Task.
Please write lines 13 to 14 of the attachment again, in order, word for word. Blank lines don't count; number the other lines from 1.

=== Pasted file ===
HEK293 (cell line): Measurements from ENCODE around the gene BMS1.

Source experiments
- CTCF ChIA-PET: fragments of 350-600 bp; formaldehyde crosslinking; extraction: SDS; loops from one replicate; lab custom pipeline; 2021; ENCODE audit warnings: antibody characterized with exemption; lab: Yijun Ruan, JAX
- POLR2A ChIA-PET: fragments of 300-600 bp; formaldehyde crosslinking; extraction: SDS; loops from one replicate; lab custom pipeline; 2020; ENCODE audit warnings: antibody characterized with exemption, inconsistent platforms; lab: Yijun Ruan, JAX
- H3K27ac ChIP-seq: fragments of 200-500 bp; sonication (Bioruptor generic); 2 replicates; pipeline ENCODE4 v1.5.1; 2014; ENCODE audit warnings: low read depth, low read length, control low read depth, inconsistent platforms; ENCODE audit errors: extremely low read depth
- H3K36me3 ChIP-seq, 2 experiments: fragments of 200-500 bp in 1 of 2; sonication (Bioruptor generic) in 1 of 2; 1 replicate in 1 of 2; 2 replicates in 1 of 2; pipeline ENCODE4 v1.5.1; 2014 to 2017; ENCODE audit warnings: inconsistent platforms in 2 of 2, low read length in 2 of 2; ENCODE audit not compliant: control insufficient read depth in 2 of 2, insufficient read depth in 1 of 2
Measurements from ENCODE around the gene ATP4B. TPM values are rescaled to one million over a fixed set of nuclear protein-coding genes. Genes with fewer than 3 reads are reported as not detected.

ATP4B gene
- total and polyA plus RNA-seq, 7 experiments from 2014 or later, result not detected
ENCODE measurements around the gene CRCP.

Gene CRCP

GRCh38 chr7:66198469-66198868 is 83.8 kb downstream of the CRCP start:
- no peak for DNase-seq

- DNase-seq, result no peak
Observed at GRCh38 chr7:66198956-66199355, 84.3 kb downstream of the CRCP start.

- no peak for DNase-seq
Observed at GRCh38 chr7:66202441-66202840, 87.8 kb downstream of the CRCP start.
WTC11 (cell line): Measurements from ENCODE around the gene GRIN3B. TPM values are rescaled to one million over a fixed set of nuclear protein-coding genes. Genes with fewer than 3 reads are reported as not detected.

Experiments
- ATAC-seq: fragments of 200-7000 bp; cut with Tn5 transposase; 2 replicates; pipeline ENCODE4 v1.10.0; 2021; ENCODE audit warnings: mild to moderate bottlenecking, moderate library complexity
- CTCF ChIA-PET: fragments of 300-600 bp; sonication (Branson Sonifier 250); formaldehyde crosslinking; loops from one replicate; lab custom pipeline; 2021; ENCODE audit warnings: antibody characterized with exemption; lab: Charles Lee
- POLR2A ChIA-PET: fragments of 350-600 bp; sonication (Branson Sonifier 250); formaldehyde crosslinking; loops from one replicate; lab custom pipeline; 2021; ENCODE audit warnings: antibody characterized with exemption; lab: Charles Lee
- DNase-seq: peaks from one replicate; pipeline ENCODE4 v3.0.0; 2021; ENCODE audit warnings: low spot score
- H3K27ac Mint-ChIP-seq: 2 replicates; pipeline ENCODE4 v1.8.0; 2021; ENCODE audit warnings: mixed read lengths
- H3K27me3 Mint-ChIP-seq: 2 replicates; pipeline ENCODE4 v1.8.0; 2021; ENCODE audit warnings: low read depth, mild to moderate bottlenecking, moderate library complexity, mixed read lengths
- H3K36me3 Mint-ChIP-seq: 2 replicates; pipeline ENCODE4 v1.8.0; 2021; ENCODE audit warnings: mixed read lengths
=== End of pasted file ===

- no peak for DNase-seq

- DNase-seq, result no peak